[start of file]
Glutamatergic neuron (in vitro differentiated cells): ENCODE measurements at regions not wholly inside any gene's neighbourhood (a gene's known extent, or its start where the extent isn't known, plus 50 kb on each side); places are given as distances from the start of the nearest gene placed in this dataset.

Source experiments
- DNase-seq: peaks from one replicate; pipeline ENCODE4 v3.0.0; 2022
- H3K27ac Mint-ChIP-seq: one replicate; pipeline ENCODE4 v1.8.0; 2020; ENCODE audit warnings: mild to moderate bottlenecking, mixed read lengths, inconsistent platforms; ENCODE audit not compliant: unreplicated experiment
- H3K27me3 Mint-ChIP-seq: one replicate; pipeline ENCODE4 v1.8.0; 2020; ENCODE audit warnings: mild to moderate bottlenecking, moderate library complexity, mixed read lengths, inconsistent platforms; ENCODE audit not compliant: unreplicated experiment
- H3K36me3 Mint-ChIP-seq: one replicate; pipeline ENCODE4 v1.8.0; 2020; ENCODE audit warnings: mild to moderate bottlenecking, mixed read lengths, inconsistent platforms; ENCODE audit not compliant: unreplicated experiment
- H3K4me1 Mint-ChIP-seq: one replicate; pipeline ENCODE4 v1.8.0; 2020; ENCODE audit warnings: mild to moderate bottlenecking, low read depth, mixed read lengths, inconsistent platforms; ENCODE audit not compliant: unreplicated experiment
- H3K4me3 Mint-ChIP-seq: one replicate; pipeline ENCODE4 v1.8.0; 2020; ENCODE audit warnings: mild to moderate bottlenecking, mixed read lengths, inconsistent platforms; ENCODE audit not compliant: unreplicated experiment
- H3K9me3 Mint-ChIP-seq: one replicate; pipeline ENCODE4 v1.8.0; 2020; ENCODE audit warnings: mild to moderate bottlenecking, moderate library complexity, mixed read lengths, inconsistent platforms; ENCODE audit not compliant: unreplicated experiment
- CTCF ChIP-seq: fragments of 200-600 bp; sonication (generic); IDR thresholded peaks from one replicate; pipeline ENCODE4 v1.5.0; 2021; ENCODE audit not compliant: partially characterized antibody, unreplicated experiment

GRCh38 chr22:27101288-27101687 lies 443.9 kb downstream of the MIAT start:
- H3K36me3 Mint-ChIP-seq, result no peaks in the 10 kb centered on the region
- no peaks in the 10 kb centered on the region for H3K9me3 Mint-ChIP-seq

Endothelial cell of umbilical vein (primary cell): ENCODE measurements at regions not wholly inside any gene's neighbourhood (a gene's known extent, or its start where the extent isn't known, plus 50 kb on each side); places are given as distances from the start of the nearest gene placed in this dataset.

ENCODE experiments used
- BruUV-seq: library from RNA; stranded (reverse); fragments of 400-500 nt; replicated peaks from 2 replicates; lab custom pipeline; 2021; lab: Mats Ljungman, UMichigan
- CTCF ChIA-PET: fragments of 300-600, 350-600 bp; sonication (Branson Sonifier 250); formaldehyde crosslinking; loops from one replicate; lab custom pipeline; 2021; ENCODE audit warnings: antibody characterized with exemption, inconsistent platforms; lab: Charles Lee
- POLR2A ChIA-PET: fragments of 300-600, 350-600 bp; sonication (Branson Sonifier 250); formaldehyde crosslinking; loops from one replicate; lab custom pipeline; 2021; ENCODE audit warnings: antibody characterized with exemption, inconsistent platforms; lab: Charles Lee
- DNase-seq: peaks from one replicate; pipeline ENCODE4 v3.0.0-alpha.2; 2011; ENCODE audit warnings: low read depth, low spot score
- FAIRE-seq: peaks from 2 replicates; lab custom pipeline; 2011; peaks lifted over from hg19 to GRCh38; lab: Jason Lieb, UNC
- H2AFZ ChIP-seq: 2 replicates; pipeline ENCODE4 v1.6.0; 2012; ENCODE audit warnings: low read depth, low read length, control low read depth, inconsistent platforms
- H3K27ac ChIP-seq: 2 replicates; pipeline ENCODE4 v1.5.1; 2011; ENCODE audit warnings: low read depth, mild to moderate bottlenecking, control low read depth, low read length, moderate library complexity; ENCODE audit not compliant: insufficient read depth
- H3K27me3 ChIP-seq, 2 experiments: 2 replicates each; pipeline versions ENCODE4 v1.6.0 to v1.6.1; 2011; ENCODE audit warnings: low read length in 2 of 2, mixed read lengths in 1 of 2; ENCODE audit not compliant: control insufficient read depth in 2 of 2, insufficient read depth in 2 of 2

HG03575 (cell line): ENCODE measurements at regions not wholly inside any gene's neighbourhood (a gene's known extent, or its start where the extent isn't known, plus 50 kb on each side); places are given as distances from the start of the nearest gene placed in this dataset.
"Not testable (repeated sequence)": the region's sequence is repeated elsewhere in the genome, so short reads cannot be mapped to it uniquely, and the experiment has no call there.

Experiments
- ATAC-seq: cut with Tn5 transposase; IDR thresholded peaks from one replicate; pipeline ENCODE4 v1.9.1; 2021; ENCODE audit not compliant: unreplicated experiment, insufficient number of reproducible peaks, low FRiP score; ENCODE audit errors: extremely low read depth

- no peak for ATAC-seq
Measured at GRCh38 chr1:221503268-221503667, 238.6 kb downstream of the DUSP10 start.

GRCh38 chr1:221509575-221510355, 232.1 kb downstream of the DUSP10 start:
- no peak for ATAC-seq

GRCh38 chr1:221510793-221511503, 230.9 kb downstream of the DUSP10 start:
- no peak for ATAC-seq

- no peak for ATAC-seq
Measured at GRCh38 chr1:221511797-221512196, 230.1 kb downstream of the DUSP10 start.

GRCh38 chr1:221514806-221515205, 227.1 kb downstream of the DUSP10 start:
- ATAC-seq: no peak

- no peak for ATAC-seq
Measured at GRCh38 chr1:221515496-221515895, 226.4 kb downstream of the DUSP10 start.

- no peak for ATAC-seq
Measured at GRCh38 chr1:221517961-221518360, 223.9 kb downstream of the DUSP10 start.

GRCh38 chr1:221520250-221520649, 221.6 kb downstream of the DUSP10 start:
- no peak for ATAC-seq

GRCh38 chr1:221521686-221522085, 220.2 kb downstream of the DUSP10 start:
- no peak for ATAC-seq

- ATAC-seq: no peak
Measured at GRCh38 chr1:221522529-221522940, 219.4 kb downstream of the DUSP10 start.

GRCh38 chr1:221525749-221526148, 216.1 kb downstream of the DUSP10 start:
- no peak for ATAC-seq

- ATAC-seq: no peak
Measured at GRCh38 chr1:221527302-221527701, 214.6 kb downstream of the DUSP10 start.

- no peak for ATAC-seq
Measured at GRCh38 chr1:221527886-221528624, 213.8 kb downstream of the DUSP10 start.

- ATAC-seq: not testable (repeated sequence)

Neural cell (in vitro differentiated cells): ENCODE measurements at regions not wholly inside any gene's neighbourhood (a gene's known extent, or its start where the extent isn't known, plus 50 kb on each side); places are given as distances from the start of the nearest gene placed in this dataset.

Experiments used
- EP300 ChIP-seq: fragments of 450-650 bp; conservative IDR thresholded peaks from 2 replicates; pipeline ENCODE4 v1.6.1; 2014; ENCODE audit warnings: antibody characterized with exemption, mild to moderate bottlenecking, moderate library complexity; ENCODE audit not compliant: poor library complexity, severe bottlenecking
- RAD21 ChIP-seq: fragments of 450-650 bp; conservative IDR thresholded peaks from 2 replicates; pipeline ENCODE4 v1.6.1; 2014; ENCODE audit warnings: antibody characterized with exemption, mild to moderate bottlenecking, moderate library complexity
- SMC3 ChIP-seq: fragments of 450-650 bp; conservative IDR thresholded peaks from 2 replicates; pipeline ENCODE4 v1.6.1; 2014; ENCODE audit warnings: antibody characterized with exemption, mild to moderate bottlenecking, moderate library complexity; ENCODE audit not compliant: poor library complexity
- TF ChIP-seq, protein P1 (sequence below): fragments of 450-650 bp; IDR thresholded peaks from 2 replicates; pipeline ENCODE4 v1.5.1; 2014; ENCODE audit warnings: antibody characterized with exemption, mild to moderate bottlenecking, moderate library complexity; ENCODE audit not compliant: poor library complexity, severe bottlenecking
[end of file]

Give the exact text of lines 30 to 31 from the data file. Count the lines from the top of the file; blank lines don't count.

GRCh38 chr1:221509575-221510355, 232.1 kb downstream of the DUSP10 start:
- no peak for ATAC-seq